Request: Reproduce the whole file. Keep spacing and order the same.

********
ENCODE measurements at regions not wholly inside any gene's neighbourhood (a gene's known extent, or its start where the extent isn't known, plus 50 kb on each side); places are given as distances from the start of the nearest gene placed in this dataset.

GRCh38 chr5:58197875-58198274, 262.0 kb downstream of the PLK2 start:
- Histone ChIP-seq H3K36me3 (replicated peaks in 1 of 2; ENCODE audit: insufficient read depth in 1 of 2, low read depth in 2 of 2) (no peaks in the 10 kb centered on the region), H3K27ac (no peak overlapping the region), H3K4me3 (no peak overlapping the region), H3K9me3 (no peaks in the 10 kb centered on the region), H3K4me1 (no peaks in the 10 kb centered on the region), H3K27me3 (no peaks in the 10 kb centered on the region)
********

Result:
ENCODE measurements at regions not wholly inside any gene's neighbourhood (a gene's known extent, or its start where the extent isn't known, plus 50 kb on each side); places are given as distances from the start of the nearest gene placed in this dataset.

GRCh38 chr5:58197875-58198274, 262.0 kb downstream of the PLK2 start:
- Histone ChIP-seq H3K36me3 (replicated peaks in 1 of 2; ENCODE audit: insufficient read depth in 1 of 2, low read depth in 2 of 2) (no peaks in the 10 kb centered on the region), H3K27ac (no peak overlapping the region), H3K4me3 (no peak overlapping the region), H3K9me3 (no peaks in the 10 kb centered on the region), H3K4me1 (no peaks in the 10 kb centered on the region), H3K27me3 (no peaks in the 10 kb centered on the region)